There is also an increasing number of people being displaced within Ukraine. 1,9 Million people have been internally displaced by the conflict, as UN OCHA is estimating. Internal displacement often occurs under lack of community service, broken infrastructure, physical and mental trauma, loss and therefore decreased resilience. Limited mobility prevents many from fleeing, such as elderly and caregivers.
The time and context before crossing the border plays a huge role in how far-reaching vulnerabilities and needed support turns out to be. Additionally, the next waves of refugees crossing to Western neighbouring countries are expected to have less resources as well as less social contacts, which means they face even higher vulnerabilities. It is not foreseeable how and when this conflict will end; desperation to leave and the chaotic run to safety might very well increase. It is clear that refugees crossing the border are in need of specific psychosocial support catering to war trauma and gender-based violence.
What is needed next?
Systematic registration has not been realized by now. Stuck between a repressive regime and country of war on one side, and an insecure future and potential new dangers on the other side, it is absolutely essential to efficiently set up safe passages, distribute adequate legal information in target languages, share the location of info points, psychosocial, medical and legal aid, accommodation, and the guarantee for refugees that registration is under highest data protection and will not have negative effects of their personal safety and right to move. Refugees need to know their rights and where to gain more information.
Setting up a legal aid system is priority to ensure human rights. We call for political coherence in documentation at border crossings, so that procedures happen once, and not at every border through multi-country travels. Safe passageways need to be ensured. If waiting times occur at border crossings, there has to be the guarantee of warm shelter, food, medical aid and transparent communication with the refugees about what steps are currently being taken. Local authorities need to understand protection measures and needs of the vulnerabilities that people face.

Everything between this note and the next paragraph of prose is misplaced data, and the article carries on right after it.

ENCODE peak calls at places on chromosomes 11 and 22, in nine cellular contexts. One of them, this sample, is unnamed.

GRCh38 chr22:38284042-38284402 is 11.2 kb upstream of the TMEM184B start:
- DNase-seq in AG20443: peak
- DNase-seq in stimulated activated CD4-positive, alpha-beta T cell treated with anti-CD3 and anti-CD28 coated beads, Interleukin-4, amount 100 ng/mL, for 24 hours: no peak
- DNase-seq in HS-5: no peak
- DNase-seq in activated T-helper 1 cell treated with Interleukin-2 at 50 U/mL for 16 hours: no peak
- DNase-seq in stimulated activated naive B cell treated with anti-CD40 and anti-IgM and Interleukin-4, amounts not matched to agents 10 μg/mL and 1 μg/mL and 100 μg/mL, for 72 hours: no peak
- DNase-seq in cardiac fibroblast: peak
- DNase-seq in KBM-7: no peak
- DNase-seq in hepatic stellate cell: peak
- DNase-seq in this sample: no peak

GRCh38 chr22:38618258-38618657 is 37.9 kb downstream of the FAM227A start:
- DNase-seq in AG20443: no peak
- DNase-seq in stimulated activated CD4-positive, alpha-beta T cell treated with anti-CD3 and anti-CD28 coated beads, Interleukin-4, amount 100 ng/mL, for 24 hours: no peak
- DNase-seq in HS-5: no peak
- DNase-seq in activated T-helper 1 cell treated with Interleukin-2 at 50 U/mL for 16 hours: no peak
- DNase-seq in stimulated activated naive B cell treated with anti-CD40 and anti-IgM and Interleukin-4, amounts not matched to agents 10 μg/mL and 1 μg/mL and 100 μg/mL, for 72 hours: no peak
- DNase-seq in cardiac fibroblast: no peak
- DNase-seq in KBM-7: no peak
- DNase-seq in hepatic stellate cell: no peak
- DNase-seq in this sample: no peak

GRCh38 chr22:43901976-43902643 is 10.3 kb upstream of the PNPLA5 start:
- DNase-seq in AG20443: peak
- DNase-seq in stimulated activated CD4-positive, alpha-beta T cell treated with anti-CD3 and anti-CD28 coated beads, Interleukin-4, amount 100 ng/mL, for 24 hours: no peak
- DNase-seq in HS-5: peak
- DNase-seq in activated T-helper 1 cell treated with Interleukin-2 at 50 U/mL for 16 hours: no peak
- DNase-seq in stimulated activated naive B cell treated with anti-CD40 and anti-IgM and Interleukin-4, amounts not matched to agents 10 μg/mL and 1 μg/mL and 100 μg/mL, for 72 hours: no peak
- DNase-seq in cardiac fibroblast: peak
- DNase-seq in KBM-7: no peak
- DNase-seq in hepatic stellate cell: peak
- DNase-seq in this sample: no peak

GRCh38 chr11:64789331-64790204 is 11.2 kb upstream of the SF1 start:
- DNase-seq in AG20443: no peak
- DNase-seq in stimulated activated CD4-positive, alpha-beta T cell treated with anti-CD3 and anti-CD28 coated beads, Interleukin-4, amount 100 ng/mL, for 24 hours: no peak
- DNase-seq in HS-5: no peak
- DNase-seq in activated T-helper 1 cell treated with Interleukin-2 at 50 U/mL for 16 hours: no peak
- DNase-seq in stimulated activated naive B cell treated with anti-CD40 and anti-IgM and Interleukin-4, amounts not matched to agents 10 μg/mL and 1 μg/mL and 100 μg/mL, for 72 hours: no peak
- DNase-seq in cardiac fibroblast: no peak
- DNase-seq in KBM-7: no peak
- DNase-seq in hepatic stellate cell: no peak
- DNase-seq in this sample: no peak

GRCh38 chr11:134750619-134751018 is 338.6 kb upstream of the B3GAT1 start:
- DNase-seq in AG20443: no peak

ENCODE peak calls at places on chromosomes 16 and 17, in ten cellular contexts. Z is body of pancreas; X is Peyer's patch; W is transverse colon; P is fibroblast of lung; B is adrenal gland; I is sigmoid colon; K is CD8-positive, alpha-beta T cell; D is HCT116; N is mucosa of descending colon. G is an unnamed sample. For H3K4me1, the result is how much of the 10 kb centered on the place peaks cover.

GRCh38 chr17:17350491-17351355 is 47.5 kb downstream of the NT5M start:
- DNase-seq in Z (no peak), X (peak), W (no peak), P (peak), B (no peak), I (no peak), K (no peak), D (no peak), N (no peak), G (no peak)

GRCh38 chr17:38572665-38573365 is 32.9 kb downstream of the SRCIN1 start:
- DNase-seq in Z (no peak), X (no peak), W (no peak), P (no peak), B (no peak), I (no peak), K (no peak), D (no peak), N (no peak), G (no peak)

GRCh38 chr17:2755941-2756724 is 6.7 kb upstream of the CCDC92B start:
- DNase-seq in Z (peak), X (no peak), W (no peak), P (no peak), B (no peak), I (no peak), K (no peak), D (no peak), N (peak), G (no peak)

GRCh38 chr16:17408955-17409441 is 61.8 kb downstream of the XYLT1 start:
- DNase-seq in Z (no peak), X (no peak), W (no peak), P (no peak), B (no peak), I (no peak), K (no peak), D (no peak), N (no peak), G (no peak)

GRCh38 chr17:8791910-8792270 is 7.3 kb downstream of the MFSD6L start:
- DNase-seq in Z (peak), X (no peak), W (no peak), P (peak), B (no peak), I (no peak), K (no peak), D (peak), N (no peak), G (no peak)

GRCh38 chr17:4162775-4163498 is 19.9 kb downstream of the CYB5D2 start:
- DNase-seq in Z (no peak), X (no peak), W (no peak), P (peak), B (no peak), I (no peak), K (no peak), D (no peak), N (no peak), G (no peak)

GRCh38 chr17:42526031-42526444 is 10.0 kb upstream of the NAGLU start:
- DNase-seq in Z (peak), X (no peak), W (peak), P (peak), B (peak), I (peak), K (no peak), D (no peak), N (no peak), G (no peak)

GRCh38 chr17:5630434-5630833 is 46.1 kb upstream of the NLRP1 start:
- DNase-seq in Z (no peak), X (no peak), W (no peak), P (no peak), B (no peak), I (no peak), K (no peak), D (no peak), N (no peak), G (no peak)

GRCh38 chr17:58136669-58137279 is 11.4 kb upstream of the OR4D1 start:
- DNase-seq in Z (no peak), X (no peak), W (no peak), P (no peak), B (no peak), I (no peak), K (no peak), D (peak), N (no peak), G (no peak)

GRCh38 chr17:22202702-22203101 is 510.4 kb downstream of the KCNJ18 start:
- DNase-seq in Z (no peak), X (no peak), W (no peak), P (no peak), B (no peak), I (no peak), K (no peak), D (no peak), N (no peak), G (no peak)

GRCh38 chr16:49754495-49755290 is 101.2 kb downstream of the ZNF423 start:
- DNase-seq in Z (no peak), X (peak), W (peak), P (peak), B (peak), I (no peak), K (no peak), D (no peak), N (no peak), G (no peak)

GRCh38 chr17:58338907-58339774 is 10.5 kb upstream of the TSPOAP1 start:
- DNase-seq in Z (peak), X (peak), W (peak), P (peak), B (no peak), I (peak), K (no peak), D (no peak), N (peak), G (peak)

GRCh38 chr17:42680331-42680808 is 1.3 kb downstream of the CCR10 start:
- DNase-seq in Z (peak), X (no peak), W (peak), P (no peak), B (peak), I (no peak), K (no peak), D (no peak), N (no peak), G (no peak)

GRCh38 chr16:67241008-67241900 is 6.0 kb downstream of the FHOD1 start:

Next to specific basic needs such as childcare, medical attention and nutrition, there is an increased need for Mental Health and Psychosocial Support (MHPSS). Preservation and improvement psychosocial well-being will be the basis of mental health and decrease generational trauma. Peace always starts in people’s minds.
We suggest a focus on employing female staff to support official and civil activities in border regions. This can ensure protection measures especially for the most vulnerable, which are women and children in this context, and promote gender sensitivity.
The Adventist Development and Relief Agency is the international humanitarian arm of the Seventh-day Adventist Church serving in 118 countries. Its work empowers communities and changes lives around the globe by providing sustainable community development and disaster relief. For more information, visit www.ADRA.org and see prior statement on Ukraine Crisis https://adventistreview.org/release/hands-of-hope/.